Facebook fans see only 3% to 7.5% of a page’s posts.
THOUGHT: The internets are all abuzz with talk of Facebook’s new subscribe button.
Rolled out Wednesday, the Subscribe button lets anyone subscribe to anyone else’s updates in Facebook without any messy “friendship” issues complicating matters. Now, when you visit someone’s profile on Facebook, if they’ve enabled the Subscribe button for their profile, you can follow their updates just as you would with anyone on Twitter.
There is no requirement that you be friends with the person you want to follow before you can subscribe.
The Subscribe button is a feature of personal profiles only, not Pages, so it will mostly affect individuals with a large number of Friends.
For both Subscribers and those being subscribed to, the new feature eliminates the awkward social calculation you need to perform over whether or not you want to be “Friends” with this person.
Subscribers have more control now because they can select what types of updates they want to subscribe to and choose the volume of content they want.
It is a mystery to me why it took Facebook so long to offer users such control. By doing so they are decreasing the noise in individuals’ newsfeeds. With the resulting content being more relevant to each user, one would presume they’d pay more attention to it, interact with it much more, thereby spending more time at Facebook, giving themselves many more opportunities to see and click on ads.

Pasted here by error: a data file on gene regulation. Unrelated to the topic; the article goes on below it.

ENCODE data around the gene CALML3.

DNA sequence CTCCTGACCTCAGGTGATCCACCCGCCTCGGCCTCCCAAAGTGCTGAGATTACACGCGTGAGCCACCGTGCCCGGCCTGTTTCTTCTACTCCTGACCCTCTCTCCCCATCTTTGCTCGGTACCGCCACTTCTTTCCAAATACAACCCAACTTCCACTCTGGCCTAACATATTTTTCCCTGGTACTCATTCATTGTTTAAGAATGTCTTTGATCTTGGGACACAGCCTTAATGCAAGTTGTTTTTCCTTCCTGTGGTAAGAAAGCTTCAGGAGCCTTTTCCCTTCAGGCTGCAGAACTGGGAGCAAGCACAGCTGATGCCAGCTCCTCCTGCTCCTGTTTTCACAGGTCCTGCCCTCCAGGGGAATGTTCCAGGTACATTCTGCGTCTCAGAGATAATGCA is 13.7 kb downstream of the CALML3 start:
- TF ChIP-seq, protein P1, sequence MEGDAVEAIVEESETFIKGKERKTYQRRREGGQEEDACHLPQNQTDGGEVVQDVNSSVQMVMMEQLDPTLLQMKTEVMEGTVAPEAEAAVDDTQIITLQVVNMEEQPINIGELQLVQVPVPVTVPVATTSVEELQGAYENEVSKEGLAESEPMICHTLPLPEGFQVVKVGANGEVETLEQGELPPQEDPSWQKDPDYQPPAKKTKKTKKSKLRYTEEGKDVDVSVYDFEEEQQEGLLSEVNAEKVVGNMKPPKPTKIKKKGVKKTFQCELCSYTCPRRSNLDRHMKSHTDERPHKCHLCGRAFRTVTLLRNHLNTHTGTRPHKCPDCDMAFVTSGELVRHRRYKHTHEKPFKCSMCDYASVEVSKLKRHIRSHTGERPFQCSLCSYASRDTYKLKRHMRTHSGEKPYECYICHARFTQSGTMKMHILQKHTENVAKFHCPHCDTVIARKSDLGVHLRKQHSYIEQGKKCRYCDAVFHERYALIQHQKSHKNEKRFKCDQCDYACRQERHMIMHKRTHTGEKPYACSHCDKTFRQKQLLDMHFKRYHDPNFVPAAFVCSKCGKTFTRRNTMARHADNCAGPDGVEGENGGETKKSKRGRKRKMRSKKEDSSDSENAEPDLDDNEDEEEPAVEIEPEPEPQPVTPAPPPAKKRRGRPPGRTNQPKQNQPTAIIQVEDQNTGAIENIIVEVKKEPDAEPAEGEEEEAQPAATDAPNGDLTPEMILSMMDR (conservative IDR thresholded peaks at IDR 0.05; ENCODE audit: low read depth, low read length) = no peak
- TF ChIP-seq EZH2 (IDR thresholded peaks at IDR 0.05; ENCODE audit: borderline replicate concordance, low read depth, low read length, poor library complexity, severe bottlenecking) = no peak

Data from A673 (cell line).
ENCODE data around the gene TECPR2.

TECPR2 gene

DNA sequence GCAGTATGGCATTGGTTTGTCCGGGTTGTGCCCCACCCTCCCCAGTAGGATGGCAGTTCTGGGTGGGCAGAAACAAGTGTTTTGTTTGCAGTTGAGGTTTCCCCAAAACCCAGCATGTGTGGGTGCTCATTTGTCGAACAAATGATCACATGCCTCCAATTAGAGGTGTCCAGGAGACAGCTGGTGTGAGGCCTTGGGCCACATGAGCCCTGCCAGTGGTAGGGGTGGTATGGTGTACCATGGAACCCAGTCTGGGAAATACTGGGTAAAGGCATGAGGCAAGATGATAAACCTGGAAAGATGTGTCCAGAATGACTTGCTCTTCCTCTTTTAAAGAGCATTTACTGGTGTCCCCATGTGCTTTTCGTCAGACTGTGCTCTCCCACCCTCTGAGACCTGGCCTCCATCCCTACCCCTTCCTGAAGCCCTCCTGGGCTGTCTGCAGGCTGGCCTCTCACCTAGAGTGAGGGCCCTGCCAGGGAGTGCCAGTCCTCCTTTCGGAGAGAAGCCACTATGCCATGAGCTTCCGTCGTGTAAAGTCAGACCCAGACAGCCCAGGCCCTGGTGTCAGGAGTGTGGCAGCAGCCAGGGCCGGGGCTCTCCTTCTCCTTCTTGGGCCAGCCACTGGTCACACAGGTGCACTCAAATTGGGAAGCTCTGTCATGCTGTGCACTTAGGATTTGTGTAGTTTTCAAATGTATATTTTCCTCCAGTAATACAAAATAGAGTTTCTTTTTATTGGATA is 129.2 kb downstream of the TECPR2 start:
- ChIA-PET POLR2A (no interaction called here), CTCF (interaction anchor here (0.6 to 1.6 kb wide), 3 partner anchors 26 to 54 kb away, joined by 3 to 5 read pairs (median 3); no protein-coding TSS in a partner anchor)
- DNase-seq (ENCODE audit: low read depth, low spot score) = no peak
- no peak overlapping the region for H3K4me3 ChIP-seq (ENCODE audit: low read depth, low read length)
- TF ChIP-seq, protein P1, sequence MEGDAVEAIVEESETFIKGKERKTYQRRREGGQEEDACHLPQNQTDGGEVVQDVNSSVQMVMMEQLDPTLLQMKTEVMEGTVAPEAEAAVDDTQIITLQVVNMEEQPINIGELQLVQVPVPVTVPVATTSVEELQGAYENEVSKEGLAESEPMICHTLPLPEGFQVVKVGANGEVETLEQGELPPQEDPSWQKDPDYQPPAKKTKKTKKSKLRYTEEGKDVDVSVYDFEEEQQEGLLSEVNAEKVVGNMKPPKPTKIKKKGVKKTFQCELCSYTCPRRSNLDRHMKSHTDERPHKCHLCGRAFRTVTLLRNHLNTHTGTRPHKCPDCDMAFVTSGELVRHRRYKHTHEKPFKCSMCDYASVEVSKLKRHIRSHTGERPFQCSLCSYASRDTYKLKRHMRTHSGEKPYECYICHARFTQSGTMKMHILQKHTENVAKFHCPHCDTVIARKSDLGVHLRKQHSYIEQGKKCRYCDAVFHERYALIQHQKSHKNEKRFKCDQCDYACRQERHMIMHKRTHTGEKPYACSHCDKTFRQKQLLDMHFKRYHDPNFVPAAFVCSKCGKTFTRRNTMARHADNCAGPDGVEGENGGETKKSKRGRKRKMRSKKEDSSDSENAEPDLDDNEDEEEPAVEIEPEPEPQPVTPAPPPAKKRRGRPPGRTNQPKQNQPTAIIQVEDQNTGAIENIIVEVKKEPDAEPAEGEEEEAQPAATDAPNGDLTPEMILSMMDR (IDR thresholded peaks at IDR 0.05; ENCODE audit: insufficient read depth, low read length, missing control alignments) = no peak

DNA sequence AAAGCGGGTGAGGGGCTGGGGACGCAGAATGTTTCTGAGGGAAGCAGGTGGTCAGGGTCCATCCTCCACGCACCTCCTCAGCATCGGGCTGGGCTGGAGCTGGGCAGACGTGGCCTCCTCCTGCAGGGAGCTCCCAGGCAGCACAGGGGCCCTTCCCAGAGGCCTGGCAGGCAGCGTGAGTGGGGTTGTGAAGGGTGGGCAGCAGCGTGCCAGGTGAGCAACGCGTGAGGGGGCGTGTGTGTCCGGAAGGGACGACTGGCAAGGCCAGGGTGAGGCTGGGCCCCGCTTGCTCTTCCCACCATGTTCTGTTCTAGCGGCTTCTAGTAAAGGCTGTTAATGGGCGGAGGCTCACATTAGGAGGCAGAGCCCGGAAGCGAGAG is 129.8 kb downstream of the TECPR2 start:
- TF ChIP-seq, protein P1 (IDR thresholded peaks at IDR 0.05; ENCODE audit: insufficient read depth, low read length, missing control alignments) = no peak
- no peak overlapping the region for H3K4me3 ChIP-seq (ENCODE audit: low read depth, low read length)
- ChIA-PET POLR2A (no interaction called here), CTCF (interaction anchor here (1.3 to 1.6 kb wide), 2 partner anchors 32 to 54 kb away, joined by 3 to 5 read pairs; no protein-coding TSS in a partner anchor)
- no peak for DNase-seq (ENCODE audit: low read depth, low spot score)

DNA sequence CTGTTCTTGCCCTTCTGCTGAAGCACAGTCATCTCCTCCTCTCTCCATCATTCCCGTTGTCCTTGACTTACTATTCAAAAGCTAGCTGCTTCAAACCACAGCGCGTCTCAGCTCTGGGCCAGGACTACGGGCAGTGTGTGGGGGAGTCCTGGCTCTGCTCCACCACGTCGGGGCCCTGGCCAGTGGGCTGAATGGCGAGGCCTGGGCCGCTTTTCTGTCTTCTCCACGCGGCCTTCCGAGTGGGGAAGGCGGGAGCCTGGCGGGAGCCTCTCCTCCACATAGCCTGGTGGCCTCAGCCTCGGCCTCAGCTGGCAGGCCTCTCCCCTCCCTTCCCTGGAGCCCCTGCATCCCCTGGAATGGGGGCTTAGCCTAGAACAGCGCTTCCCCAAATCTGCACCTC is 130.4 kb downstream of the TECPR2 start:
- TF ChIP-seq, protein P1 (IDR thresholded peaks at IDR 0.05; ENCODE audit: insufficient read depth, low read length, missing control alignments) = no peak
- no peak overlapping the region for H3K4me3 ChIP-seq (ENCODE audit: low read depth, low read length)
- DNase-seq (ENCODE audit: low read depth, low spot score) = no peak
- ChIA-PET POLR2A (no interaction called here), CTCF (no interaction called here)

For people with large networks, especially personalities who will naturally attract a large audience such as actors, news personalities, or professional athletes, this allows them to have one presence rather than having to maintain both a personal profile as well as a fan Page.
Facebook will apparently offer a tool to convert your fans to subscribers but tread cautiously and think through the move before you merge. There are significant benefits to fan Pages that you do not get with personal profiles, not the least of which are the analytics Pages offer so you can understand how people interact with your content.
Ultimately, this is a reaction to both Twitter and Google+.
Facebook wants you to spend more time there and the more relevant public content there is to consume within Facebook, the more likely people will be to stay.
FOLLOW FRIDAY: Follow Mark Zuckerberg…on Google+…just because that’s funny.
Thank you for podcasts.
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